Friday, August 31, 2007

Friday Corruption Recipe: Cambodian Rice-Vermicelli Soup

Num Ba Chok (the kosher and vegetarian versions)

4 quarts broth
2 pounds fillets of mild white fish
-or: 2 pounds pressed firm tofu
2 stalks lemon grass
5 strips krachai
1/2 t ground turmeric
1 clove garlic
6-10 dried anchovies
-or: 1 T fake chicken soup powder
-or: 2 t-2 T prahok
1 T sugar

If using tofu, slice and sautee with soy sauce and sesame oil until browned. Simmer fish or tofu in broth 5 minutes. Pound all remaining ingredients into a paste in mortar and pestle; add to broth. Simmer 5-10 more minutes.


2 T oil
1 clove garlic
1 T crushed red pepper, or to taste
8 oz roasted peanuts, coarsely chopped
-or: 1/2 cup chunky peanut butter
7 oz coconut milk
1 rehydrated dried anchovy, smushed
5 T sugar
1 T tamarind concentrate

Chop garlic coarsely. Saute in oil, with pepper, until garlic is golden. Add rest of ingredients; cook until flavors are blended (10-20 minutes).


28 oz thin rice noodles (vermicelli)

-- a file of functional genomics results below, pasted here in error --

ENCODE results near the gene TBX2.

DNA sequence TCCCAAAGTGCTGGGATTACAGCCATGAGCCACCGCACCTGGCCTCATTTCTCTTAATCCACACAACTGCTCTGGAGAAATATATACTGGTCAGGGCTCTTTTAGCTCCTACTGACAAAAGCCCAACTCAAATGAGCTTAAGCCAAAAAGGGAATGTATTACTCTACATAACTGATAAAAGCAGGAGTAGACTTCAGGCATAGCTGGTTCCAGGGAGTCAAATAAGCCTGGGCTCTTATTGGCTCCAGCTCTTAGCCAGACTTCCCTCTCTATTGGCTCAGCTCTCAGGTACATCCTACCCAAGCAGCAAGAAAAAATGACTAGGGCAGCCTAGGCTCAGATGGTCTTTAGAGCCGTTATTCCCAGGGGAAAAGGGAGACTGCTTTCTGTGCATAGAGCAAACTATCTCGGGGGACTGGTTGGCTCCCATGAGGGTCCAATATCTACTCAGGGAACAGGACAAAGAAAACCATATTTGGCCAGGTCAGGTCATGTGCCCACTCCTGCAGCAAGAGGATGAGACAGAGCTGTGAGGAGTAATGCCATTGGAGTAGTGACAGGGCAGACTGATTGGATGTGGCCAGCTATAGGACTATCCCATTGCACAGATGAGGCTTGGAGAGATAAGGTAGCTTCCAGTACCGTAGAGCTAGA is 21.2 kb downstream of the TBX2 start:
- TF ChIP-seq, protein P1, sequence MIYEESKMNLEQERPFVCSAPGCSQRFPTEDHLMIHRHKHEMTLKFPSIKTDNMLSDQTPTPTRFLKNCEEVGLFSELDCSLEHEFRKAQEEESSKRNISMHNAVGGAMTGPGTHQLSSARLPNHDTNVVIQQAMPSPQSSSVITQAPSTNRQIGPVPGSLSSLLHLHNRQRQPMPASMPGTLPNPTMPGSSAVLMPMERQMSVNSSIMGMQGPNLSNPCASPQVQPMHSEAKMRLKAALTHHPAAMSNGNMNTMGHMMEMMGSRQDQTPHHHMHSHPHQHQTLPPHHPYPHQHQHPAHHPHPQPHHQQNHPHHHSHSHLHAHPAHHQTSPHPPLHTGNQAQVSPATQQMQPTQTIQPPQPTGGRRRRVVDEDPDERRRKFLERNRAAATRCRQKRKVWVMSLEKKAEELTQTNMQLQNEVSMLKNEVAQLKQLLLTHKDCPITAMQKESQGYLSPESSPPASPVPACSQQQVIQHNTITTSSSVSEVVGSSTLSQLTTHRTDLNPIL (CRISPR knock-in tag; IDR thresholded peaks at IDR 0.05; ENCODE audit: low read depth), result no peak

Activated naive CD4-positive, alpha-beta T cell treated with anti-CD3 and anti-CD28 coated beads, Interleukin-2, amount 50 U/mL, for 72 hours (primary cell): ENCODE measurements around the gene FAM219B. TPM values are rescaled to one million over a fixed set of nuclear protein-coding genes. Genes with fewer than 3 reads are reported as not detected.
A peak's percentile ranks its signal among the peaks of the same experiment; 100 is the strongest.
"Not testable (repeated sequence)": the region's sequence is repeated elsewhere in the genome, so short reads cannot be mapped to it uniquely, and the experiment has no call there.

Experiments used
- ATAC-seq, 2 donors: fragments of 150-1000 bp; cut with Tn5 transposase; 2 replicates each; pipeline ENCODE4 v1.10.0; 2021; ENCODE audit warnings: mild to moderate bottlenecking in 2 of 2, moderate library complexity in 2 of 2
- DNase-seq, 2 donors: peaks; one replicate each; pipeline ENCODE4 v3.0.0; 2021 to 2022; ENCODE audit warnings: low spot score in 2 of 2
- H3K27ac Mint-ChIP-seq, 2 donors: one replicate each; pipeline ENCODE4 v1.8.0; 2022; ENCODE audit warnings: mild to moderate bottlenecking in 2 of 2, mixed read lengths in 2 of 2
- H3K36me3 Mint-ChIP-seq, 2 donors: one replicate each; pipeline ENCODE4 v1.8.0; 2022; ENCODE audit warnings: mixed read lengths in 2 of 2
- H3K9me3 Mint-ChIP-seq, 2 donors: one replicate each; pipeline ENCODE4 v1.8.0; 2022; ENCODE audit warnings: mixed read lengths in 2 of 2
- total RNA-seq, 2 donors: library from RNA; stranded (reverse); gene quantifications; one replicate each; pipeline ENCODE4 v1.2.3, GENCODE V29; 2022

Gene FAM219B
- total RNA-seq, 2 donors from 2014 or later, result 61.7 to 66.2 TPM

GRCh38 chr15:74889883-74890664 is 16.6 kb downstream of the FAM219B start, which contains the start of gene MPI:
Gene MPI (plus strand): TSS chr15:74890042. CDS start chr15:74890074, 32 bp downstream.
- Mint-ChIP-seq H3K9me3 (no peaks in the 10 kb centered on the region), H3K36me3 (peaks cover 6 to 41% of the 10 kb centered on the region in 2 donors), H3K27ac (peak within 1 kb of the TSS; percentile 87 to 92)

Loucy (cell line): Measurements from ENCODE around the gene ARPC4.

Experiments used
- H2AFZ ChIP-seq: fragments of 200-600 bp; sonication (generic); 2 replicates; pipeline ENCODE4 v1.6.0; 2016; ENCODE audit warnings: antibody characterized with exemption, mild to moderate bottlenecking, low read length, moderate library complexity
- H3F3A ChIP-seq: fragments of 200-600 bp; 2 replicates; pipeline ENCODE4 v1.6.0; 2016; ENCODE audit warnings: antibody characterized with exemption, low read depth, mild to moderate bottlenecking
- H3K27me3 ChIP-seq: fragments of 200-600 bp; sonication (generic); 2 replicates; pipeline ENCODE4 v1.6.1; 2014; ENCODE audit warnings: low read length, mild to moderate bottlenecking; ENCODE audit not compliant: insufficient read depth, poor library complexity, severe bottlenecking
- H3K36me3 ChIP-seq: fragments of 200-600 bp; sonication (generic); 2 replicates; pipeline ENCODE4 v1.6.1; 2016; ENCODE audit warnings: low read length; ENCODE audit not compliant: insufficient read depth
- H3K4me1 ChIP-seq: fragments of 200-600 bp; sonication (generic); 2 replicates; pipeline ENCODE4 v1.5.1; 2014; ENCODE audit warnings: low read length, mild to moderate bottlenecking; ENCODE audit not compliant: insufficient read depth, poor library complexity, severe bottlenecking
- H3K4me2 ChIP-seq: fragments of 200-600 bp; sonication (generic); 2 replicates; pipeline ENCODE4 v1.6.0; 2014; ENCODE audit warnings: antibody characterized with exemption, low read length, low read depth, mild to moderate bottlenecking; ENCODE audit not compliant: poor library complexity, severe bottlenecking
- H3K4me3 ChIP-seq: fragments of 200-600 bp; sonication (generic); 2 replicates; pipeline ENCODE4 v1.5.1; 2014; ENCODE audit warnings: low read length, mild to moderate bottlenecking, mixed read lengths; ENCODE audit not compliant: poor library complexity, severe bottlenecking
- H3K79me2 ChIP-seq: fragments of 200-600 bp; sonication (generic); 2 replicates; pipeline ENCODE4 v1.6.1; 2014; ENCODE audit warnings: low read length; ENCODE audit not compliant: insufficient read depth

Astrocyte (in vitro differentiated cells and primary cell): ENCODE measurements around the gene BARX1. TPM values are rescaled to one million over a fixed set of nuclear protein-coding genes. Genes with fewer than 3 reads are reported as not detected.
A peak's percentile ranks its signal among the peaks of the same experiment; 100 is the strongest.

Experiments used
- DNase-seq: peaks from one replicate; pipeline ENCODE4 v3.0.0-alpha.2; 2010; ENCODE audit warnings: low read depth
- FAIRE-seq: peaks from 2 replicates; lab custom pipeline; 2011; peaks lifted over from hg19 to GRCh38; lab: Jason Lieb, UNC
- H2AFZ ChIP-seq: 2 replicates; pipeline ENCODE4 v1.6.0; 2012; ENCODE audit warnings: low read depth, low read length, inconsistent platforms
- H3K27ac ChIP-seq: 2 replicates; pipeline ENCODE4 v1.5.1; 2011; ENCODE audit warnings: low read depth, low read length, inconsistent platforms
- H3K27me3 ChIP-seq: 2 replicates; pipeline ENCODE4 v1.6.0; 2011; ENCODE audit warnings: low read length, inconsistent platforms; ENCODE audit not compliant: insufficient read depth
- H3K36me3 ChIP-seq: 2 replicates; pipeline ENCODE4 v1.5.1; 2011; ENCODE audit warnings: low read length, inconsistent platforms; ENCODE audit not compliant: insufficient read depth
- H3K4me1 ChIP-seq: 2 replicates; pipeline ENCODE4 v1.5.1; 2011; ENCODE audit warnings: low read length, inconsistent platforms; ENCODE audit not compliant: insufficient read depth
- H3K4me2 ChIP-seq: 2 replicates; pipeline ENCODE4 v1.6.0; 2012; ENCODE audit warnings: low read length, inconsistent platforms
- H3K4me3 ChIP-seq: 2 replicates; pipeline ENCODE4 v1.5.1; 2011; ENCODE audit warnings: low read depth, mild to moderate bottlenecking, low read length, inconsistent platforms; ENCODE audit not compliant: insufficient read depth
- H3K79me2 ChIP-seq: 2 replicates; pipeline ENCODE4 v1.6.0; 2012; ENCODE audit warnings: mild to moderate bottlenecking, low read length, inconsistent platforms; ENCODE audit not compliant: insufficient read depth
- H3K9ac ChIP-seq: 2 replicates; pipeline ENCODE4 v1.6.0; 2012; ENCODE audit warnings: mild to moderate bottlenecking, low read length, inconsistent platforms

1/2 pound green beans
1 green (unripe) papaya
4 oz fresh bean sprouts
2 small cucumbers
Banana blossoms
(Thai plum leaves)

Boil water. Put in noodles and cook until barely done, 2-3 minutes. Rinse in cold water and set aside.

Snap off ends, then blanch green beans. Peel papaya and cucumber and slice into paper-thin one-inch strips. Blanch banana blossoms if fresh; rinse if canned; quarter. Put each vegetable into a separate bowl.

Into a deep bowl, place a handful of vermicelli; cover with broth. Add a spoonful of the sauce and serve. Each diner will add their own vegetables. Enjoy!

All of these ingredients should be available at Chinese and Asian markets. If you cannot find a green papaya, an unripe mango is also excellent. Banana blossoms come canned, as does krachai; look carefully, since they will likely be labeled in Thai.